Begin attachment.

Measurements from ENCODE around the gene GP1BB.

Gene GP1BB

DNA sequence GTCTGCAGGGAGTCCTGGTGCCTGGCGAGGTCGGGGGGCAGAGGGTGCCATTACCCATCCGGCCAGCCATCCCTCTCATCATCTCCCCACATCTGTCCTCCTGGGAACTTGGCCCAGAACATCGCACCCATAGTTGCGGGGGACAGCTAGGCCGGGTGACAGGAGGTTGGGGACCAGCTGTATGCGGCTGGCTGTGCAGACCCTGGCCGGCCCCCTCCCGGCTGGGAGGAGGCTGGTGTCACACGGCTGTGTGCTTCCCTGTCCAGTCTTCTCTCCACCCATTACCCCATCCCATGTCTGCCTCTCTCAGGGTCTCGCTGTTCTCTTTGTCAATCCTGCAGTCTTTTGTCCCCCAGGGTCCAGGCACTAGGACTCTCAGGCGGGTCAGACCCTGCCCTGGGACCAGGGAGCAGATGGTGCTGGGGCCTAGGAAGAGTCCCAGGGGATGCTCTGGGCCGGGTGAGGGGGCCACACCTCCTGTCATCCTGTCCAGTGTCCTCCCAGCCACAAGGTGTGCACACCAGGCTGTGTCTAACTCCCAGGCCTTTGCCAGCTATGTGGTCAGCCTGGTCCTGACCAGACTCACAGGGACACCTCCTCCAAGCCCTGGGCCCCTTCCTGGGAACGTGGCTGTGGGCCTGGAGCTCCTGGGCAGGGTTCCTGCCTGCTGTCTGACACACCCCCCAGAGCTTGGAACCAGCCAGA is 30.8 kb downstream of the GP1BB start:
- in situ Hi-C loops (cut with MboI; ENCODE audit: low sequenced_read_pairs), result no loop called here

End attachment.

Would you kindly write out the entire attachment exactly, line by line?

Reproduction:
Measurements from ENCODE around the gene GP1BB.

Gene GP1BB

DNA sequence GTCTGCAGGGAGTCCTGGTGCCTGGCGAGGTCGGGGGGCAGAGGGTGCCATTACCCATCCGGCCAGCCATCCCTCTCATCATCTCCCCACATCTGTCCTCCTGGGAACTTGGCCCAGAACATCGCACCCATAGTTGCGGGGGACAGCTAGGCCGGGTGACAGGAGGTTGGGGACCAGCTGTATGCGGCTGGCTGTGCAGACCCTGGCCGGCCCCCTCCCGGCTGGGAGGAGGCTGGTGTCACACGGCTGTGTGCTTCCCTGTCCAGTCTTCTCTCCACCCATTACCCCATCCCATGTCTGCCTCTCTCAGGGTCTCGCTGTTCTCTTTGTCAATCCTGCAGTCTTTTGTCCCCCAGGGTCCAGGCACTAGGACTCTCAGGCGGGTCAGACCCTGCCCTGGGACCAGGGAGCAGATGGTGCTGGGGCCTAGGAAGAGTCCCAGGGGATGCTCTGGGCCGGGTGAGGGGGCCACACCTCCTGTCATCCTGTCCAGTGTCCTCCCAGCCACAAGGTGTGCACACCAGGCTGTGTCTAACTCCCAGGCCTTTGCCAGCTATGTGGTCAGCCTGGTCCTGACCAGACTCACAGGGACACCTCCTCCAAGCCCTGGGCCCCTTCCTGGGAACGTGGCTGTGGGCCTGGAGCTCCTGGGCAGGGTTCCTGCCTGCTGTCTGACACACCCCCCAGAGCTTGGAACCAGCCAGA is 30.8 kb downstream of the GP1BB start:
- in situ Hi-C loops (cut with MboI; ENCODE audit: low sequenced_read_pairs), result no loop called here